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Moroccan soldiers at Monte Cassino, January 1944

Marocchinate (pronounced [marokkiˈnate], Italian for "those given the Moroccan treatment" meaning "women raped by Moroccans") is a term applied to women who were victims of the mass rape and killings committed during World War II after the Battle of Monte Cassino in Italy. These were committed mainly by the Moroccan Goumiers, colonial troops of the French Expeditionary Corps (FEC),[1] commanded by General Alphonse Juin.

The monument "Mamma Ciociara" was erected in remembrance of the Marocchinate women, particularly those who were killed during the military campaign.


Goumiers were colonial irregular troops forming the "Goums Marocains", which were approximately company-sized units rather loosely grouped in "Tabors" (battalions) and Groups (regiments). Three of these units (the 1st, 3rd, 4th Groupements de Tabors) served in the FEC along with the four regular divisions: the 1st Free French Division, the 2nd Moroccan Infantry Division, the 3rd Algerian Infantry Division and the 4th Moroccan Mountain Division. The French: Goums Marocains were commanded by General Augustin Guillaume.

On May 14, 1944, the Goumiers travelled over seemingly impassable terrain in the Aurunci Mountains, outflanked the German defence in the adjacent Liri valley, materially assisting the British XIII Corps of the British Eighth Army, to break the Gustav Line and advance to the next Wehrmacht prepared defensive position, the Hitler Line.

An alleged statement by General Alphonse Juin before the battle said: "For fifty hours you will be the absolute masters of what you will find beyond the enemy. Nobody will punish you for what you will do, nobody will ask you about what you will get up to."[2] Recent research has showed this statement was forged after the war by Italian victims' associations and is linked to the perception of the crimes by the Italians rather than an official policy of the French Army.[3]

Mass rape[edit]

Monte Cassino was captured by the Allies on May 18, 1944. The next night, thousands of Goumiers and other colonial troops scoured the slopes of the hills surrounding the town and the villages of Ciociaria (in South Latium). Italian victims' associations such as Associazione Nazionale Vittime delle Marocchinate[who?] alleged that 60,000 women, ranging in age from 11 to 86, suffered from violence, when village after village came under control of the Goumiers.[citation needed] Civilian men who tried to protect their wives and daughters were murdered. The number of men killed has been estimated at 800.[4] In fact, due to incomplete reports of the crimes, a precise account is impossible.[5]

The mayor of Esperia, a comune in the Province of Frosinone, reported that in his town, 700 women out of 2,500 inhabitants were raped resulting in many deaths. According to Italian victims associations, a total of more than 7,000 civilians, including children, were raped by Goumiers.[6]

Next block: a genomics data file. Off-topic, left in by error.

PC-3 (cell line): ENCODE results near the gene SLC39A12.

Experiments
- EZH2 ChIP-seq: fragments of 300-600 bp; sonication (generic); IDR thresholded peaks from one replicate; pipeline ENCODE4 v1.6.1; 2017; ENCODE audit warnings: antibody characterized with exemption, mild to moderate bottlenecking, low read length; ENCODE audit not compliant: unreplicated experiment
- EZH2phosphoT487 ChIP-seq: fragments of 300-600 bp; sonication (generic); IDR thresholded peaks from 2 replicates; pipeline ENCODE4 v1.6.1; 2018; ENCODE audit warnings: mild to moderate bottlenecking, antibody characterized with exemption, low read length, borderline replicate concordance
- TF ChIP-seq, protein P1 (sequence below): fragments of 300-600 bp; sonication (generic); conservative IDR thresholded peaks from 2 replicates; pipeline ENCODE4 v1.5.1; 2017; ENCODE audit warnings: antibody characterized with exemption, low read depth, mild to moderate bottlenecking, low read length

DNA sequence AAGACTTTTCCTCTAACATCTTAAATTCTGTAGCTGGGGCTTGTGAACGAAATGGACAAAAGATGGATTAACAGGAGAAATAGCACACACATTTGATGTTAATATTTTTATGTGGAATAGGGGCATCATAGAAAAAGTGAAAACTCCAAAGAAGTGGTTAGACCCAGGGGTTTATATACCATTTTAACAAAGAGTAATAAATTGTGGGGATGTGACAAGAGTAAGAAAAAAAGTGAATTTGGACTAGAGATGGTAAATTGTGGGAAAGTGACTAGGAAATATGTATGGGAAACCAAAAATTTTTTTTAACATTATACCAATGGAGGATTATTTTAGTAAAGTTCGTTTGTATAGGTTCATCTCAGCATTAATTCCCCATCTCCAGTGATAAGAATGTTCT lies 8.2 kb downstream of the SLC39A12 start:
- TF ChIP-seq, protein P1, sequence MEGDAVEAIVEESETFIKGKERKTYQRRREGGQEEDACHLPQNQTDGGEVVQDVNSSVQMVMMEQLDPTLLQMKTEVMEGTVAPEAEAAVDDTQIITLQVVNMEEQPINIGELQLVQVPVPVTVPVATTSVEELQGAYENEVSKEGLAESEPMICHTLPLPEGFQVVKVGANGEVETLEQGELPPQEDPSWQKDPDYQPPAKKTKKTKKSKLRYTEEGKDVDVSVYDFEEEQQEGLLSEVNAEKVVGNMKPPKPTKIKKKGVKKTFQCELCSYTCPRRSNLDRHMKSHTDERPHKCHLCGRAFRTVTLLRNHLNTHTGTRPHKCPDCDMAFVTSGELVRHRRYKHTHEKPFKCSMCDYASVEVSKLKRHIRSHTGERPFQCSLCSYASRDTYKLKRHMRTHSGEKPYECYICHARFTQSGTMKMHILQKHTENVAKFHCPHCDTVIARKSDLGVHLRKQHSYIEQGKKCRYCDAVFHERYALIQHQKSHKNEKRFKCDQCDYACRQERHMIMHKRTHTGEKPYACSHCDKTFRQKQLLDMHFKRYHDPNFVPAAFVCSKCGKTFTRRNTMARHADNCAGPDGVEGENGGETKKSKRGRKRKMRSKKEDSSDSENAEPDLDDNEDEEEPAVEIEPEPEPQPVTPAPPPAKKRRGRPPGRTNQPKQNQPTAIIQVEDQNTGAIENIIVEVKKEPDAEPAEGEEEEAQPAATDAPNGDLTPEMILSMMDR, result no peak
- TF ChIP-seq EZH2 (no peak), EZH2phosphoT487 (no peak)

Cultural depictions[edit]

In Castro dei Volsci, a monument called the "Mamma Ciociara" now stands to remember all the mothers who tried in vain to defend themselves and their daughters.[7][8]

In 1957, the Italian writer Alberto Moravia wrote the novel La Ciociara based on the mass rape. It is the drama of a mother and her daughter, both raped by the Goumiers. The novel was made into a movie, Two Women, directed by Vittorio de Sica and starring Sophia Loren, for which Loren won the Academy Award for Best Actress, the first time it was awarded for a non-English-speaking role.


However, other sources including the French Marshal Jean de Lattre de Tassigny declare that such cases were isolated events that were used by German propaganda to smear allies and in particular French troops.[9] Regular Moroccan troops (tirailleurs Marocain) also served in Italy, but under tighter discipline and with a higher proportion of officers than the irregular goumiers.


  1. ^ French: Corps Expéditionaire Français (CEF) or Corps Expéditionaire Français en Italie (CEFI)
  2. ^ "Crimini di Guerra in Ciociaria" [War Crimes in Ciociaria]. Dal Volturno a Cassino (in Italian). 
  3. ^ Baris, Tommaso. "Le corps expéditionnaire français en Italie – Violences des " libérateurs " durant l'été 1944" [The French Expeditionary Corps in Italy – Violence of the "liberators" during the summer of 1944] (in French). 
  4. ^ "Seduta Notturna Di Lunedì 7 Aprile 1952" [Sitting by Night: Monday, August 7, 1952] (PDF) (in Italian). Chamber of Deputies. 
  5. ^ Baris, Tommaso. "Le corps expéditionnaire français en Italie – Violences des " libérateurs " durant l'été 1944" [The French Expeditionary Corps in Italy – Violence of the "liberators" during the summer of 1944] (in French). 
  6. ^ "1952: Il caso delle "marocchinate" al Parlamento" (in Italian). Retrieved 2008-11-22. 
  7. ^ (Italian) Mamma Ciociara
  8. ^ (Italian) La Mamma Ciociara
  9. ^ Jean de Lattre de Tassigny, Reconquérir: 1944-1945. Textes du maréchal Lattre de Tassigny réunis et présentés par Jean-Luc Barre, éditions Plon, 1985, p. 32-33


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